The Day the Mules Went Crazy
by Jim Foreman

Chapter 24


            Yes, I do know how to spell church! You will have to read further to understand how this became not only Stinnett's first church but also its first official typographical error.

            When Old Man Stinnett platted his new town, he set aside land for a school, the court house and a city hall, but being an atheist he never considered the though of dedicating land for a church. It wasn't until after he died and Lawyer Tate got hold of all the vacant property was land donated for a church.

            Signal Hill, which had by this time become a ghost town, had a number of buildings whose owners had simply walked away with no intention of ever retiring. Several men from Stinnett went over there, jacked up one of the old dance halls, hitched about twenty mules to it and dragged it five miles to its new location in Stinnett. It was to become Stinnett's first church. While they were at it, they also moved a smaller house in and set it next to the church to become the parsonage.

            Fred Yont, who ran the Foxworth Gilbreath lumber yard and was the local jack-of-all-trades, offered to repaint the old sign which read "Jake's Place" with the name of the new church. I don't know if there was ever a meeting, a vote or even a discussion among the elders of the city to determine what denomination the new church would be, but since most of the people's ideas of religious doctrine were based on biblical stories about lambs, burning bushes and grape juice instead of wine in the communion glasses, it just naturally became a Baptist church.

            Fred arrived one Friday morning with his ladder, brushes and cans of paint. After painting the front of the building white, he carefully laid out the letters for the new name and went to work. I suppose that when one stands too close to anything, it's difficult to get the full picture, but when he was finished, the building had become the FIRST BAPTIST CHRUCH. It was Sunday morning before anyone noticed the error and by that time the paint was dry and nothing short of a new paint job would correct it. Fred concluded that since he had done the job for free and all the correct letter were there, although perhaps not in the right order, he saw no reason to do it over.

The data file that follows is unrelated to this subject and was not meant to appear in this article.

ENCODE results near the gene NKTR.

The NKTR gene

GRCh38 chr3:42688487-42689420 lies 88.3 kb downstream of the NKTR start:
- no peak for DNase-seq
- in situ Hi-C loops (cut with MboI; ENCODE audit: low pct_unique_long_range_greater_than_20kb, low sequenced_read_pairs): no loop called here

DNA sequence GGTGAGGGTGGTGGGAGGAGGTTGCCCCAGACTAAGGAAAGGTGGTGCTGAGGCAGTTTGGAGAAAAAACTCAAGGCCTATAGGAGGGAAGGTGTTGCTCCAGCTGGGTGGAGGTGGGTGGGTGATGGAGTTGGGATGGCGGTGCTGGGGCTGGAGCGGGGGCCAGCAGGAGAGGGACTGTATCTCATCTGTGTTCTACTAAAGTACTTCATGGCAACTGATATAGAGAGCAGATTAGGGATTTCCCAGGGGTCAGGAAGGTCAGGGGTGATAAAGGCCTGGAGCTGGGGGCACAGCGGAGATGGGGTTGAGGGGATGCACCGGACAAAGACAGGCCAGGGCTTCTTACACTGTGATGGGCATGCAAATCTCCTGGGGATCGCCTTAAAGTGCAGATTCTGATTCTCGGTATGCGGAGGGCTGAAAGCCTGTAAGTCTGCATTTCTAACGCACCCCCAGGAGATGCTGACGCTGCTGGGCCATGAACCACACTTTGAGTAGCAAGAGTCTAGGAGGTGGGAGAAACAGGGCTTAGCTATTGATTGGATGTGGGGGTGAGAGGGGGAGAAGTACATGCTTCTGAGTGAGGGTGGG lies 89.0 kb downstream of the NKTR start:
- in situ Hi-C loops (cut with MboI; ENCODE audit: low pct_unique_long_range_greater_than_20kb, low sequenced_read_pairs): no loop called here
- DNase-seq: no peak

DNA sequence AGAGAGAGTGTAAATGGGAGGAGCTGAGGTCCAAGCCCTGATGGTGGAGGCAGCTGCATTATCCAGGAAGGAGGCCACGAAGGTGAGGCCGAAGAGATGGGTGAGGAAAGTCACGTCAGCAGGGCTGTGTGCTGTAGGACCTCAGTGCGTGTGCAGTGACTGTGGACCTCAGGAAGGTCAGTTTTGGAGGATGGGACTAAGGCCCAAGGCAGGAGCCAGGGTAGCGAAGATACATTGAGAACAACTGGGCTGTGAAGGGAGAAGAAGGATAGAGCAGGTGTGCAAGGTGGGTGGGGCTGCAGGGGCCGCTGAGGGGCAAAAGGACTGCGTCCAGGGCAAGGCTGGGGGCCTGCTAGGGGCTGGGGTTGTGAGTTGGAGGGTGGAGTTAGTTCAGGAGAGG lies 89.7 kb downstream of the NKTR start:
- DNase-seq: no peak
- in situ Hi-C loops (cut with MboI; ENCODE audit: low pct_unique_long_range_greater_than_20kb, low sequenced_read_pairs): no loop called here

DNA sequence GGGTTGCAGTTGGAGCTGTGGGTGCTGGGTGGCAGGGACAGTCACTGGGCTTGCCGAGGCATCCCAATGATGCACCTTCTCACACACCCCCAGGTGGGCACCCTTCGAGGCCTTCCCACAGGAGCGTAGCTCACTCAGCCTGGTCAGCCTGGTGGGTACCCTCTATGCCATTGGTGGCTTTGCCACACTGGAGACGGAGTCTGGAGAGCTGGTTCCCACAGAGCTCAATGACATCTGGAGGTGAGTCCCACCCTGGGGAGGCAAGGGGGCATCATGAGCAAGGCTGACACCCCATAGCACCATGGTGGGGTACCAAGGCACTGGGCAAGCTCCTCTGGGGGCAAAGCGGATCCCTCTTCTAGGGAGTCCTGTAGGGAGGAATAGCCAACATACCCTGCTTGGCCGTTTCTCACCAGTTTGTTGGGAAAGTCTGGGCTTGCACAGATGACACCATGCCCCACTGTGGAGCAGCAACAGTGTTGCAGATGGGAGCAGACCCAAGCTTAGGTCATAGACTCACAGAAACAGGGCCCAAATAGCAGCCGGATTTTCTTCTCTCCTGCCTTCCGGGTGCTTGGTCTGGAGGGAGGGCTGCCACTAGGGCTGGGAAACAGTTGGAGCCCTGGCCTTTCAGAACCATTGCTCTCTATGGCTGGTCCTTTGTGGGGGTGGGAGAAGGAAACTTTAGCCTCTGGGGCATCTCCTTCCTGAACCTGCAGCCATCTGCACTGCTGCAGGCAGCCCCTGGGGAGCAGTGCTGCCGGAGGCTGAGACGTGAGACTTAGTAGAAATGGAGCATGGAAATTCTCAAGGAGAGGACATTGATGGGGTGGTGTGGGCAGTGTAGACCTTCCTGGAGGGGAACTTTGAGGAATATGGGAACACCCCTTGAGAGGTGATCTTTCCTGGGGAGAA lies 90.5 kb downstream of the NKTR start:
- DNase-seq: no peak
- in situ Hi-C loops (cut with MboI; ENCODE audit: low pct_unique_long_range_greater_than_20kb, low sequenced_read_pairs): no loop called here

Stinnett didn't have a regular preacher and had to depend on the services of various men of the cloth who happened to stop by there on their way to somewhere else. With a free place to live and a standing invitation to dinner at the table of one of the members, many of them tended to stick around for while. I don't remember this particular minister's name but he will forever be known as Preacher House Top.

            The house that they had moved from Signal Hill to use as the parsonage wasn't all that great a place to live but it hadn't cost them anything either. Since the members were far more interested in buying a piano and building seats and a baptismal for the church, little thought was directed toward improving the condition of the parsonage. One Saturday it came a good rain which lasted well into the night. On Sunday morning, the preacher didn't deliver his usual sermon on Hellfire and Brimstone, but he did come down very hard on rain and having to sleep in a soaking bed. He ranted on for a full hour about the deplorable condition of the roof on the parsonage and demanded that the congregation do something about it.

            On Monday morning, he found four bundles of shingles, a sack of nails and a ladder on his front porch. I suppose that Preacher House Top figured that fixing his own roof was beneath his dignity because when some of the people stopped by to help, the shingles and ladder were still there but he wasn't.

            During its days as a dance hall, the building would easily hold sixty or seventy people standing up and dancing belt buckle to bellybutton, but as a church, its maximum capacity was no more than a couple dozen if they wanted to sit down during services. Even as small as Stinnett was, the church tended to be standing room only for Sunday services. The preacher at that time was well aware that people sitting down have a much harder time evading the collection plate than those standing up because they are free to move out of the way when it comes their direction.

            He dedicated himself to convincing the people of Stinnett that they needed to build a new and bigger church. He preached a long and monotonous sermon on building a new church, using various metaphors and passages from the bible about building things to make his point. After about an hour, he figured that everyone was adequately soaked in both religion and enthusiasm so he was ready to hit them with the big gun. He pounded the pulpit and shouted, "All that it will take to build a new house where God can dwell is for just one man to have the courage to pick up his hammer and nail up that first board."

            In the back of the room, someone who obviously knew more about carpentry than symbolic rhetoric spoke up in a loud voice, "Hey Preacher, what's he going to nail that board to?"

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